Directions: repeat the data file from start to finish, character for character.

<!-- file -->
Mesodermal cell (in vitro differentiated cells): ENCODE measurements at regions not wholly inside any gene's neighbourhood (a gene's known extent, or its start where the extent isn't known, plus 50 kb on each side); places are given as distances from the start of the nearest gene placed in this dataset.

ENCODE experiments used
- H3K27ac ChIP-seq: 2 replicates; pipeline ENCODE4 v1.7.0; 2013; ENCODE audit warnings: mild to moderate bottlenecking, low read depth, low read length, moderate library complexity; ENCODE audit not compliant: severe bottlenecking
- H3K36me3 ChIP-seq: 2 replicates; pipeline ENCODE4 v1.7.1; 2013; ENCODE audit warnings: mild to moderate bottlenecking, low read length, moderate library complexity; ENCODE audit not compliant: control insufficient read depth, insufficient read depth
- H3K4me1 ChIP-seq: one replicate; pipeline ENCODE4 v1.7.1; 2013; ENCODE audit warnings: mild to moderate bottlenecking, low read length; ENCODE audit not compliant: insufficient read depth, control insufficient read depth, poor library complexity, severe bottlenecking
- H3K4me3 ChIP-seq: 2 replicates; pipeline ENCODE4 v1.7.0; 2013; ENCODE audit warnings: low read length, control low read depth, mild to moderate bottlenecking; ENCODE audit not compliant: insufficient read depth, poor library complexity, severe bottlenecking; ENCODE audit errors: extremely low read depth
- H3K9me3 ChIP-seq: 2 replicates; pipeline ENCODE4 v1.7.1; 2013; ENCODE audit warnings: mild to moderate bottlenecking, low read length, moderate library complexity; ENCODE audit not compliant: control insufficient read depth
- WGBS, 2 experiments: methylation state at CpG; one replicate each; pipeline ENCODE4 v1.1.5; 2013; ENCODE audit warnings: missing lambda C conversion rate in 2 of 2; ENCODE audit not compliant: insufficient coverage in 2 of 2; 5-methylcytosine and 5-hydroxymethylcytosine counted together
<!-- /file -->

Mesodermal cell (in vitro differentiated cells): ENCODE measurements at regions not wholly inside any gene's neighbourhood (a gene's known extent, or its start where the extent isn't known, plus 50 kb on each side); places are given as distances from the start of the nearest gene placed in this dataset.

ENCODE experiments used
- H3K27ac ChIP-seq: 2 replicates; pipeline ENCODE4 v1.7.0; 2013; ENCODE audit warnings: mild to moderate bottlenecking, low read depth, low read length, moderate library complexity; ENCODE audit not compliant: severe bottlenecking
- H3K36me3 ChIP-seq: 2 replicates; pipeline ENCODE4 v1.7.1; 2013; ENCODE audit warnings: mild to moderate bottlenecking, low read length, moderate library complexity; ENCODE audit not compliant: control insufficient read depth, insufficient read depth
- H3K4me1 ChIP-seq: one replicate; pipeline ENCODE4 v1.7.1; 2013; ENCODE audit warnings: mild to moderate bottlenecking, low read length; ENCODE audit not compliant: insufficient read depth, control insufficient read depth, poor library complexity, severe bottlenecking
- H3K4me3 ChIP-seq: 2 replicates; pipeline ENCODE4 v1.7.0; 2013; ENCODE audit warnings: low read length, control low read depth, mild to moderate bottlenecking; ENCODE audit not compliant: insufficient read depth, poor library complexity, severe bottlenecking; ENCODE audit errors: extremely low read depth
- H3K9me3 ChIP-seq: 2 replicates; pipeline ENCODE4 v1.7.1; 2013; ENCODE audit warnings: mild to moderate bottlenecking, low read length, moderate library complexity; ENCODE audit not compliant: control insufficient read depth
- WGBS, 2 experiments: methylation state at CpG; one replicate each; pipeline ENCODE4 v1.1.5; 2013; ENCODE audit warnings: missing lambda C conversion rate in 2 of 2; ENCODE audit not compliant: insufficient coverage in 2 of 2; 5-methylcytosine and 5-hydroxymethylcytosine counted together